Strategic Exchange: Rising prices are indicative of a variety of market dynamics - March 2021

By Kemp Harr

You may have noticed that most of the major floorcovering suppliers announced price increases the last week of February. Granted, we’re on the back side of the virus, but there are still issues getting factory workers to show up. Oil prices are up 28% since the first of the year, and international freight in some instances is double the normal rate.

And let’s not forget that Texas is where 80% of U.S. petrochemical production and over 50% of the nation’s natural gas comes from, so mid-February’s deep freeze is having a major impact on the availability of floorcovering raw materials. You’d be hard-pressed to name one flooring product that doesn’t have an ingredient or energy source that doesn’t pass through Texas.

Some of these hurdles could be behind us within a couple of months, but with residential flooring demand at such an elevated level, it could be a while before prices stabilize. When it comes to pricing, you have the short-term supply chain disruption and then the longer-term inflationary issues with the government pumping trillions of new dollars into the economy.

Another factor to consider is the balance of demand between the commercial and residential flooring sectors. In a healthy market, the commercial flooring market is roughly one-third of the business, and residential is two-thirds. And in most cases, the margins are better on commercial-grade flooring. Today, however, the higher-margin commercial business is sluggish, and the thinner-margin residential sector is stronger than we’ve seen in years. This is another driver for the recent wave of price increases in the residential sector.

If you are concerned that these recent price increases could temper demand among consumers, don’t be. Thanks to continued innovation and economies of scale in our consolidated market, the price of flooring over time has remained low and continues to offer a value to the consumer. The value perspective of those who live in the business every day is different from the typical consumer who only shops for flooring every seven to ten years. Granted, it’s a pain to reprice your showroom, but while you’re at it, give yourself a few margin points, as well. You know you’re worth it.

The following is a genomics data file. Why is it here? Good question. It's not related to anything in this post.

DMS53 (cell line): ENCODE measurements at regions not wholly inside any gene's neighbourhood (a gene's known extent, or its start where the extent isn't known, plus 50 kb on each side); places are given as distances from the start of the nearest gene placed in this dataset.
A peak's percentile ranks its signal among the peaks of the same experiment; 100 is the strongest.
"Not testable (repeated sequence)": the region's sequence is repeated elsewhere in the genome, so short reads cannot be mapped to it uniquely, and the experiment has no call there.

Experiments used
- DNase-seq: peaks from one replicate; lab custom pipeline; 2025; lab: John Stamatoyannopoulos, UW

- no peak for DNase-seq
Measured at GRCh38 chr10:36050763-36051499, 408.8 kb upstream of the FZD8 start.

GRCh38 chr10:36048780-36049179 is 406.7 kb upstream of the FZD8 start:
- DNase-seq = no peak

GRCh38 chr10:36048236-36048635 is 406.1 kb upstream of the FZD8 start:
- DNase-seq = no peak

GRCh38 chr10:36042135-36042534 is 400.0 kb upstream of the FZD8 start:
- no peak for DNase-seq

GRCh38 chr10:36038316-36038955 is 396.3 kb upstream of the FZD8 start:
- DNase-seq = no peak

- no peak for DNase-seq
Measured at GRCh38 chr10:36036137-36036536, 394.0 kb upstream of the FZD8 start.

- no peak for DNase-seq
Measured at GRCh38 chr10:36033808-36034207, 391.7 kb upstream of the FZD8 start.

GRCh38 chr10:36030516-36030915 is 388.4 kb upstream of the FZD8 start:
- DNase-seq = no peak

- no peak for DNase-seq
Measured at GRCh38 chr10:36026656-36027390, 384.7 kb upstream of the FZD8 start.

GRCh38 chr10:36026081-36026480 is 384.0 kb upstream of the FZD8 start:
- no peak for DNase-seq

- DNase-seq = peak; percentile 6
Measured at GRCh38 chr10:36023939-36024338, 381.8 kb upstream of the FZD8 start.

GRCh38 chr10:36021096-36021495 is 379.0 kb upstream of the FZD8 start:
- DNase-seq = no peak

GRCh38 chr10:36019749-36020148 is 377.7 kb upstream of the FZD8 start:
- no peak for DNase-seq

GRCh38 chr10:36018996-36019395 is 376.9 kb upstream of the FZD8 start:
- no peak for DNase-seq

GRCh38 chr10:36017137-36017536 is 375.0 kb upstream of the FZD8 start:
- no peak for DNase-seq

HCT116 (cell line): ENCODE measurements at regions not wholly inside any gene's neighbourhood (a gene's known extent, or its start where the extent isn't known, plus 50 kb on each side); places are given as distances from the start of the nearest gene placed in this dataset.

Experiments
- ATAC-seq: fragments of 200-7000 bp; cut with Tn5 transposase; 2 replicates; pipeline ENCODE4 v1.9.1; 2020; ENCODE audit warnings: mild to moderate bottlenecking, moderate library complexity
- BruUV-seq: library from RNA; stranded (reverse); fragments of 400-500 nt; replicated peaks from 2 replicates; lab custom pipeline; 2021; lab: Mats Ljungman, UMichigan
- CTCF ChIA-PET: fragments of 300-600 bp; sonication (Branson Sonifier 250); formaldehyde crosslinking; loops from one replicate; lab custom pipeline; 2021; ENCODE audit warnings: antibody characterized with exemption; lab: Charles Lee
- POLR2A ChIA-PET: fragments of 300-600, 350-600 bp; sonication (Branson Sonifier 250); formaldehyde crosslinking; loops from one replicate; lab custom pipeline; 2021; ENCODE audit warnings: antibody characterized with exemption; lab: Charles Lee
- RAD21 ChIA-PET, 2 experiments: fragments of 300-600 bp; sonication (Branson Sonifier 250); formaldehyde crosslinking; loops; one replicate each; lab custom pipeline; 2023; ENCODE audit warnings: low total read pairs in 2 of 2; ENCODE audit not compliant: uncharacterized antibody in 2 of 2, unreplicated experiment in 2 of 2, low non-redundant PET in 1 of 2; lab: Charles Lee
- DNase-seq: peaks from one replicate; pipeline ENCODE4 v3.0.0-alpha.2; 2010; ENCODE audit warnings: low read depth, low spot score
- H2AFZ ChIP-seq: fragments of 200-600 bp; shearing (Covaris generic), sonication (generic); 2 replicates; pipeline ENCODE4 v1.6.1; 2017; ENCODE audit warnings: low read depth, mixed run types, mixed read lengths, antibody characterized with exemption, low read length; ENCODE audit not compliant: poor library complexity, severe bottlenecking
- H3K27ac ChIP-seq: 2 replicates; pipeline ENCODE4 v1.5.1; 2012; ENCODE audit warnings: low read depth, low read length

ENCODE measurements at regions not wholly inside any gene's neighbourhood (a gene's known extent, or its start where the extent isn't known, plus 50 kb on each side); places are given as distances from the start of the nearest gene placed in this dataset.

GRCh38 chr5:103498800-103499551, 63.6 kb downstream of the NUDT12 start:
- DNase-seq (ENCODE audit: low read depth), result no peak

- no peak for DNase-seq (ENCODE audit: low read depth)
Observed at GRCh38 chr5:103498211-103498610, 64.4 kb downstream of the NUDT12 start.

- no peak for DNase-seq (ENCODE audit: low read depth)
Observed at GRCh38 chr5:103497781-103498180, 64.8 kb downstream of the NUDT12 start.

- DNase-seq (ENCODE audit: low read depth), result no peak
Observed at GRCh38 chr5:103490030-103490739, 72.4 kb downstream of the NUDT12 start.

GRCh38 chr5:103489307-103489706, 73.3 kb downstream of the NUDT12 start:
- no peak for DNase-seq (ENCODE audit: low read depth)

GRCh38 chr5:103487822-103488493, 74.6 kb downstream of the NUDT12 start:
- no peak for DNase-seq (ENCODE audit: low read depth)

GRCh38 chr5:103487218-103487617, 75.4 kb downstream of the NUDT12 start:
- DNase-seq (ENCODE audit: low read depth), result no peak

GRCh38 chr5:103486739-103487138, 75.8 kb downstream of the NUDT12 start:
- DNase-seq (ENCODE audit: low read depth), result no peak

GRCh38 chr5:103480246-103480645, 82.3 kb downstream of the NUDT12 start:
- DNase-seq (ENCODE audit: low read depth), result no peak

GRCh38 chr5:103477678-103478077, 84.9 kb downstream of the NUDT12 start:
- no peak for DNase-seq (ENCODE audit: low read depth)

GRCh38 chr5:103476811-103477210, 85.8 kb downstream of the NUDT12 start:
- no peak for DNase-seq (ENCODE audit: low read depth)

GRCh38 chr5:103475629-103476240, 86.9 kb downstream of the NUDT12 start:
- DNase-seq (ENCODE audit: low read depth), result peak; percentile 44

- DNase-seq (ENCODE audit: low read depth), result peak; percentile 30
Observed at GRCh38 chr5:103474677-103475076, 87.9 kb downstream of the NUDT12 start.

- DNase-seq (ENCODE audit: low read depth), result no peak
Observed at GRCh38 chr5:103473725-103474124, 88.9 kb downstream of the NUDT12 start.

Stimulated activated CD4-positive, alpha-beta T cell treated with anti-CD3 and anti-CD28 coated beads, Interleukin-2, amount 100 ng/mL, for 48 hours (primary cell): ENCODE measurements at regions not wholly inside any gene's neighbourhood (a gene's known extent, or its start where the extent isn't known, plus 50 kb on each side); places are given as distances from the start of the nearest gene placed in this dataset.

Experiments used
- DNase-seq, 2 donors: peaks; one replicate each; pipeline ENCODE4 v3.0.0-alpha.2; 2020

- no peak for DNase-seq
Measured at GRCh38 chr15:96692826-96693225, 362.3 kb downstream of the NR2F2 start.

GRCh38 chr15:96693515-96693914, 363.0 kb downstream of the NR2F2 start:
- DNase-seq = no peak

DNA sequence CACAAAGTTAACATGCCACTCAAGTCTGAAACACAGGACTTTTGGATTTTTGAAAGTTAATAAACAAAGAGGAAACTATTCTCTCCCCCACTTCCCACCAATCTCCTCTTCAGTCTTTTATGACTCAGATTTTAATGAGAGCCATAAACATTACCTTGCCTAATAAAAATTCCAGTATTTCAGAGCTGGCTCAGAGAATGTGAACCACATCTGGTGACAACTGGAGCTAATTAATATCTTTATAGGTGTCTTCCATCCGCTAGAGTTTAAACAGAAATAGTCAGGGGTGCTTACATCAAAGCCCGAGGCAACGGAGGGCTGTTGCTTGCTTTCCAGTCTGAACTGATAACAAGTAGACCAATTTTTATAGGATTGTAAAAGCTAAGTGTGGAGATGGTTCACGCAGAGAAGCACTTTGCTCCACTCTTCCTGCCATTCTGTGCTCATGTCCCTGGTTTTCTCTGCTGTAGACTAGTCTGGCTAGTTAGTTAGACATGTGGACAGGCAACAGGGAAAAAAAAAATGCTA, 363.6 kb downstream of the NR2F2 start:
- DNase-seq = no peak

Let’s continue to pursue this topic of consolidation and value, but a more accurate word for this conversation is valuation. I’ve mentioned before in this column that we’re seeing more consolidation within the channel of retailers, contractors and distributors. The big-name aggregators are Interior Logic Group (ILG) and Artisan Design Group, which serve the homebuilder market; Diverzify, on the contractor side; and with distribution, it’s private equity firms like Blue Equity and Quad C.

For pure specialty retail, the barriers to entry are lower, and many of you are aware that all a young couple has to do is express an interest, fog a mirror and-Shazam!-one of the big suppliers will make them an aligned dealer and provide them extended terms on initial displays and inventory. That’s why a diverse mix of business that includes builder and commercial makes a dealer’s business more attractive and valuable when it comes to selling out. Certainly a strong local brand and a solid track record of earnings are required because that’s the “goodwill” that the buyer is seeking.

Retailers with no heirs to continue the family business, often wonder what they could get for it if they tried to sell it. There are plenty of variables, but we’ve heard that the going rate is a four to five multiple of EBITDA (earnings before income tax, depreciation and amortization). So if your business is healthy, well-established and diverse, and you earn $500,000 a year, you can expect to sell your business for $2 to $2.5 million.

You may have recently read that Blackstone agreed to buy ILG for $1.6 billion. This deal is expected to close in Q2 2021. ILG, based in Irvine, California, is a provider of flooring and other interior finishes for homebuilders. The company ranks number five on Floor Focus’ Top 100 Dealer list with an estimated $1 billion in flooring sales in 2020. According to ILG’s S1 filing, 74% of its revenue in 2019 came from flooring sales.

The surprising news is that this $1.6 billion price is thought to be in the neighborhood of ten times ILG’s earnings. That multiple will surely get the attention of large contractors and retailers looking to buy or sell in the near term. You may be wondering why you can only expect to get a four-multiple, and ILG got a ten-multiple. The answer is scale and footprint. ILG’s national network is now comprised of 110 design studios, 109 warehousing and logistics centers, and nine countertop fabrication facilities, from which the company serves approximately 285 metro markets, including 46 of the top 50 U.S. homebuilding markets. You have to have a national footprint to be that attractive.

There is no denying that the private equity firms that sold ILG to Blackstone got a big reward for pulling this group together into a national footprint. It’s encouraging to see the optimism for investment in the flooring sector. In fact, if you step back and look at the publicly traded flooring companies’ stock value, all of them are trading at or near their 52-week high, and a few of them are posting the best numbers they’ve seen in several years. It’s looking like the flooring business is a wise place to be from an investment standpoint.

If you have any comments about this month’s column, you can email me at

Copyright 2021 Floor Focus 

Related Topics:RD Weis, LG Hausys, Artisan Design Group